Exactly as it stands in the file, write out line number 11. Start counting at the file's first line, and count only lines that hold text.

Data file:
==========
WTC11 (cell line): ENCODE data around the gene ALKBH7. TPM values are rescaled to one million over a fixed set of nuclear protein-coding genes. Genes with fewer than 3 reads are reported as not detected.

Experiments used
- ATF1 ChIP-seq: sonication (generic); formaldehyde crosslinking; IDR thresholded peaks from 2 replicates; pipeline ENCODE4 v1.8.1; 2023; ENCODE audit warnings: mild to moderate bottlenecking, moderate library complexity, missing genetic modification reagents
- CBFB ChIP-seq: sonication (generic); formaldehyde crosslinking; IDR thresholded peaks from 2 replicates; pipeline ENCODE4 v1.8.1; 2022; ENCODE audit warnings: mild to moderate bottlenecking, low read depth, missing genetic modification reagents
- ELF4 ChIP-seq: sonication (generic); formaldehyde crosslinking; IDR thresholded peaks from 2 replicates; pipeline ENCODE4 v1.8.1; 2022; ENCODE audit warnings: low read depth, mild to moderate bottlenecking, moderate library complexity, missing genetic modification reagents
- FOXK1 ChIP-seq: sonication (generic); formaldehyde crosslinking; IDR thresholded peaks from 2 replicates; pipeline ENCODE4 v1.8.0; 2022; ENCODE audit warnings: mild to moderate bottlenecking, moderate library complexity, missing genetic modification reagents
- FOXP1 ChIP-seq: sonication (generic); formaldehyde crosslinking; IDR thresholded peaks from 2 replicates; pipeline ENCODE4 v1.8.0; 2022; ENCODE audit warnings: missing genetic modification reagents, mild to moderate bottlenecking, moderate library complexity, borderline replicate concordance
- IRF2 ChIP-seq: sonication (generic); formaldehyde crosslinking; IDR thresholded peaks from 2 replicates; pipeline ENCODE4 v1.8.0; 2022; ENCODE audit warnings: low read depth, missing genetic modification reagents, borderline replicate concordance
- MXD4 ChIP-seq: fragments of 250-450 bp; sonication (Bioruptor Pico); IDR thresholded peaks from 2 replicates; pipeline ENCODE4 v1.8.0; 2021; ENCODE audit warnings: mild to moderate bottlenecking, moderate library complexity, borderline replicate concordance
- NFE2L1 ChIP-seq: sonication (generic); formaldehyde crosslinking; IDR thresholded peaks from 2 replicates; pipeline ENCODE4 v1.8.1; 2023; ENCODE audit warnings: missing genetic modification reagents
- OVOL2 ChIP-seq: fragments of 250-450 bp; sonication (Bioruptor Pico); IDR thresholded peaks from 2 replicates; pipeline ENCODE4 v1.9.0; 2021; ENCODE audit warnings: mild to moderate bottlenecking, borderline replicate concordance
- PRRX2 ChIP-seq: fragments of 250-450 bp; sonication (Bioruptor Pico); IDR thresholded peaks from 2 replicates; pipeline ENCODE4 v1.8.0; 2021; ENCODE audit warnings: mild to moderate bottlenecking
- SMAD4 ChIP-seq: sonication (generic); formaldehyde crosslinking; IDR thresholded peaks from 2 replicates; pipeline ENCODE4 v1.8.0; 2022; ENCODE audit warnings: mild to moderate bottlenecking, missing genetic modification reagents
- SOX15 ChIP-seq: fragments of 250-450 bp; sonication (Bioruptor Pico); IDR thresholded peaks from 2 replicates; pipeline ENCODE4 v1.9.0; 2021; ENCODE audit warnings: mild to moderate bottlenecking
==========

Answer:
- OVOL2 ChIP-seq: fragments of 250-450 bp; sonication (Bioruptor Pico); IDR thresholded peaks from 2 replicates; pipeline ENCODE4 v1.9.0; 2021; ENCODE audit warnings: mild to moderate bottlenecking, borderline replicate concordance